By Jon Newton 2/25/04
Hats off to Rebecca (ladies first : ), Nicholas and Holmes at DownhillBattle.
Yesterday, they really showed the labels it's time to pay attention.
The music industry (and industry is exactly the right word) literally controls the world of music. It's had consumers by the throat for so long that its components - chiefly, the Big Five record labels - have come to believe their own PR: that they're in control.
But the times, they are a-changin'. And fast. A critical mass is building.
The tremendous success of DownhillBattle's Grey Tuesday floored a lot of people, especially EMI.
"After a quick preliminary survey of sites that hosted files during Grey Tuesday, we are certain that the Grey Album was the number one album in the country yesterday (by a lot)," says DHB here.
"Danger Mouse 'moved more units than Norah Jones and Kanye West, and the Grey Album easily went gold in a day (over 100,000 copies).
That's power. And it's from the people.
It all started when EMI began shouting the odds about DJ Danger Mouse's Grey Album, a mix compiled from Jay-Z's Black Album and The Beatles' White Album and which started showing up all over the Net, as well as offline.
Cease! - said EMI. Desist!
Nick & Co were offended, correctly thinking no one has the right to dictate how an artist creates a work, or what material he or she uses.
EMI begged to differ. It controls all Beatles sound recordings for Capitol Records, it said, and the Grey Album contains nought but copyrighted material - its copyrighted material for which it hasn't been paid. Therefore, it's illegal.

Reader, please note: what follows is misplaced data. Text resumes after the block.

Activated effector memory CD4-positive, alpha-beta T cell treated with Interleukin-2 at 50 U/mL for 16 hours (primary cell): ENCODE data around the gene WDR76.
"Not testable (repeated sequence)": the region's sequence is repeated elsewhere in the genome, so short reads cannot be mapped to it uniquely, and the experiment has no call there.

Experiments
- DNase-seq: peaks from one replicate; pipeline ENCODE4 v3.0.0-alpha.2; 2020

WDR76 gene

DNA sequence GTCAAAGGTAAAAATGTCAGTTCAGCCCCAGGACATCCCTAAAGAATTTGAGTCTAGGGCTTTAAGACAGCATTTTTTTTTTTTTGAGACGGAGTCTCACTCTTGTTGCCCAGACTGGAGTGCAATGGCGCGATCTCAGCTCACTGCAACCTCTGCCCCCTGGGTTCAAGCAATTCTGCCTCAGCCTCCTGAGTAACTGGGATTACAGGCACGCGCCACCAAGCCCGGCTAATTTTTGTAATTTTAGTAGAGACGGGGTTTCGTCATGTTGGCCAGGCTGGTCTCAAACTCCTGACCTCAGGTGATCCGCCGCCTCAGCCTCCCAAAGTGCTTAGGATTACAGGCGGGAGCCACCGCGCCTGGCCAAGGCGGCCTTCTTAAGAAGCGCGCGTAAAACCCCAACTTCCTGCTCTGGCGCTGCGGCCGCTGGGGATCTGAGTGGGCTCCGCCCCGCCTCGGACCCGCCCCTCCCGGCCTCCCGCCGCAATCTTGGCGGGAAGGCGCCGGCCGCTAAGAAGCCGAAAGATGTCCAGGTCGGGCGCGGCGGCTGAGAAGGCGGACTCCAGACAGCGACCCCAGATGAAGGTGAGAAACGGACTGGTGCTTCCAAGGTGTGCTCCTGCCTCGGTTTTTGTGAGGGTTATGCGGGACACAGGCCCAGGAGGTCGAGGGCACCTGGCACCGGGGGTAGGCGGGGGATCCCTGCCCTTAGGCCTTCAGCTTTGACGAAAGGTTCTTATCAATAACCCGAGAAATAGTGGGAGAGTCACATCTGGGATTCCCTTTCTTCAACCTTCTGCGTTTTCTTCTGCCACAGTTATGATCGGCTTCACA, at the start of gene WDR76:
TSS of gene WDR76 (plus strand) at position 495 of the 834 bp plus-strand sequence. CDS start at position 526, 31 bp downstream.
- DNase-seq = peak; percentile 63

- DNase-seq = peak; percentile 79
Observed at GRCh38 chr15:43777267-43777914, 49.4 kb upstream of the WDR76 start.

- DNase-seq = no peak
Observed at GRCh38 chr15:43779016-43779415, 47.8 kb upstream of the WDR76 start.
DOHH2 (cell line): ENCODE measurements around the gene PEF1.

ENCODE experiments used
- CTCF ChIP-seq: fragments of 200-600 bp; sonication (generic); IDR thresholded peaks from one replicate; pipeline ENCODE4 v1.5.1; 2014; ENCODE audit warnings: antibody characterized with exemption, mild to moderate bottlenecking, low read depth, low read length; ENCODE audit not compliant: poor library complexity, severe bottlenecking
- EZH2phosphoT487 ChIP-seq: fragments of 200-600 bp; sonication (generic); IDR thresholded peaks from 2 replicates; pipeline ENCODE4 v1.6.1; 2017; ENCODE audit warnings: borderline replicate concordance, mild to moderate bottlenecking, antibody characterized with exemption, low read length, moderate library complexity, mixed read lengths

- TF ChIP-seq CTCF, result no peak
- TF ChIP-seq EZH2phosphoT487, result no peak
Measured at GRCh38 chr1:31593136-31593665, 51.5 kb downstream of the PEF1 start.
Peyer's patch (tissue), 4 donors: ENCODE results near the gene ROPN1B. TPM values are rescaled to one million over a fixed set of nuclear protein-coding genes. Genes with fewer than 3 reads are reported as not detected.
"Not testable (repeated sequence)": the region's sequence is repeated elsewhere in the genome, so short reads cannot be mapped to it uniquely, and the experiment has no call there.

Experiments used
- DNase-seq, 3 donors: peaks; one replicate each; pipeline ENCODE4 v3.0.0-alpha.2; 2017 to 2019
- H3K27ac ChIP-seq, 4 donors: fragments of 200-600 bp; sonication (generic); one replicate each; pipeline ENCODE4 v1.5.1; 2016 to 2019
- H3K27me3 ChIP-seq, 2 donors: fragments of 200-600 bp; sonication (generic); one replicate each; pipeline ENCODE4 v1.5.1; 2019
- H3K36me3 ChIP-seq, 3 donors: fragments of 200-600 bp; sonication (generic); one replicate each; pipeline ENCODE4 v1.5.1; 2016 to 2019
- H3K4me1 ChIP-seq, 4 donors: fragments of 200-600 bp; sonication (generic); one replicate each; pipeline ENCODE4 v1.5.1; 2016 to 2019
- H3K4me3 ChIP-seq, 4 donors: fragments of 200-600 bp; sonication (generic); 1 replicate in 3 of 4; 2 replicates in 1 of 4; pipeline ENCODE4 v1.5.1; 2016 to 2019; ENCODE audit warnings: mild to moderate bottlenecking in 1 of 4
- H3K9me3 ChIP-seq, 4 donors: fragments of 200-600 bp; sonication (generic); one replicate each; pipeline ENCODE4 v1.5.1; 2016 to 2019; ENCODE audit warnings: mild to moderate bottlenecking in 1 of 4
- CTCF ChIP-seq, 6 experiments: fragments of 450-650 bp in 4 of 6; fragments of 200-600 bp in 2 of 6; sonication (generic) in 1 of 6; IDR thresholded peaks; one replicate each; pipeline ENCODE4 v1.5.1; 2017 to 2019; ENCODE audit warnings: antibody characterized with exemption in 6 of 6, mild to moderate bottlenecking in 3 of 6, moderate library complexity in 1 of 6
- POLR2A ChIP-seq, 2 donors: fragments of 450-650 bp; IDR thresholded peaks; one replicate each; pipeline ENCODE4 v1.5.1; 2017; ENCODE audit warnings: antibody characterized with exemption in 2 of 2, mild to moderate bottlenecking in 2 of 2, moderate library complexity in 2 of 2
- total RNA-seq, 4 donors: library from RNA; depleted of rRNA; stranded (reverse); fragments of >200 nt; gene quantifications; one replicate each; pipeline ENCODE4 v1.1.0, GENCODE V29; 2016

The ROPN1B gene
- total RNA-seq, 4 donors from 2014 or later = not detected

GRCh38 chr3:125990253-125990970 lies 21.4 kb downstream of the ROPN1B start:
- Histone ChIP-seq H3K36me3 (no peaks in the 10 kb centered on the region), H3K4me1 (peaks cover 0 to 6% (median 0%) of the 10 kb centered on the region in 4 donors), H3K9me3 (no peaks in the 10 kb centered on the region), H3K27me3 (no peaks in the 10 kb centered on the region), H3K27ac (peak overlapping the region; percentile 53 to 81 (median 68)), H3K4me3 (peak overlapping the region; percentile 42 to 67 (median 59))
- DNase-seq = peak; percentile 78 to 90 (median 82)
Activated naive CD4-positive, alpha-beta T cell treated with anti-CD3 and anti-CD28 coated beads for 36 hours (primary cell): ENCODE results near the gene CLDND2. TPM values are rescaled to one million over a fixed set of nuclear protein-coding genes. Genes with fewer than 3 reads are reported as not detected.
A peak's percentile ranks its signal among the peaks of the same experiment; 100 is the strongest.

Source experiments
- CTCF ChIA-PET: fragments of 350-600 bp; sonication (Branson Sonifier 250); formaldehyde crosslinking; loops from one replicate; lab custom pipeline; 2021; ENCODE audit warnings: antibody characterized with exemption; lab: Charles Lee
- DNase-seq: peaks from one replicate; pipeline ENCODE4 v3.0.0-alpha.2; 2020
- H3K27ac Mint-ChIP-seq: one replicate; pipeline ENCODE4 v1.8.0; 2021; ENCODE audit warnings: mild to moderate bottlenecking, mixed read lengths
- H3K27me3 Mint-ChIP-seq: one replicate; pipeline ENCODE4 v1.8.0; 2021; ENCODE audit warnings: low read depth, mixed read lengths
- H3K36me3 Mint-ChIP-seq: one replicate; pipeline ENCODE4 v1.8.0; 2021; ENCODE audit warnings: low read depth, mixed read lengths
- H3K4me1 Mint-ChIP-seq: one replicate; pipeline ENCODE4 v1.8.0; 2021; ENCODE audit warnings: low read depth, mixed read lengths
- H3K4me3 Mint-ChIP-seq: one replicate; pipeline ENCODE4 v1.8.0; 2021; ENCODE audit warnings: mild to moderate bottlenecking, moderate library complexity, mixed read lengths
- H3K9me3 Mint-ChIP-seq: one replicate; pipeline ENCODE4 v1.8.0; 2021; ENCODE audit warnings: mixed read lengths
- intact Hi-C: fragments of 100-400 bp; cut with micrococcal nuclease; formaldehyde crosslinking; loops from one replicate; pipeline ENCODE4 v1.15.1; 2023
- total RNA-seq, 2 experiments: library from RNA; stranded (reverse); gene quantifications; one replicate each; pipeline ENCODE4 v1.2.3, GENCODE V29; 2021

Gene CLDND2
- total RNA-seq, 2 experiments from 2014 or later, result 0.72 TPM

DownhillBattle said stuff it, and began a protest under which scores of sites around the world promised to make the Grey Album available online on Grey Day - Tuesday, February 24.
There followed around 150 emails from one J. Christopher Jensen, employed by EMI's New York lawyers Cowan, Liebowitz & Latman, grimly threatening anyone who didn't:
Strangely, J. Christopher's missives didn't seem to have a lot of effect and more than 170 sites carried the album.
The New York Times wrote about it. "By yesterday afternoon some of the Web masters of the protesting sites said they had served 85 to 100 copies of the album, while other reported as many as 1,000 downloads," it said here.
E! Online carried, Grey Tuesday: Copyright or Wrong? MTV News headlined it, the BBC News slugged it Beatles remix web protest and NME covered GREY DAY.
Lawrence Lessig, too, had an opinion. On his blog, among other things he wrote:
Should the law give DJ Danger Mouse the right to remix without permission?
I think so, though I understand how others find the matter a bit more grey.
Should the law give DJ Danger Mouse a compulsory right to remix? That is,
the right, conditioned upon his paying a small fee per sale?
Again, I think so, and again, you might find this a bit less grey.
But should the record companies give artists the right to choose to free
their content so that artists like DJ Danger Mouse could remix without seeking
There is nothing grey about that question. It is absolutely black and white.
Artists should at least have the right to free their content to mash or remix.
And record companies absolutely should not stand in the way of at least that.
After doing so much to destroy their reputation in the eyes of most consumers and artists, signaling at least this would be a useful first step towards showing that the record companies care about ?their? artists first.
Over to you, EMI ...
Jon Newton is the editor of p2pnet.net and is a regular contributer to MP3 Newswire. Jon's site is devoted to the politics of digital music and his insights as well as those of his co-writers can be read there. We urge you to explore it.
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